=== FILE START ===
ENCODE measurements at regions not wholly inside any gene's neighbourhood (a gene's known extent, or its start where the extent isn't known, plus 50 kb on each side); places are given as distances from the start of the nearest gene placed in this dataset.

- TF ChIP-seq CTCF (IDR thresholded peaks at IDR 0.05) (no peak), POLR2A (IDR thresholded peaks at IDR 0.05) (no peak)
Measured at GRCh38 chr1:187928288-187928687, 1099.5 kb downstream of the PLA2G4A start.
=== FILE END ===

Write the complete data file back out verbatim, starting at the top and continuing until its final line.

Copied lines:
ENCODE measurements at regions not wholly inside any gene's neighbourhood (a gene's known extent, or its start where the extent isn't known, plus 50 kb on each side); places are given as distances from the start of the nearest gene placed in this dataset.

- TF ChIP-seq CTCF (IDR thresholded peaks at IDR 0.05) (no peak), POLR2A (IDR thresholded peaks at IDR 0.05) (no peak)
Measured at GRCh38 chr1:187928288-187928687, 1099.5 kb downstream of the PLA2G4A start.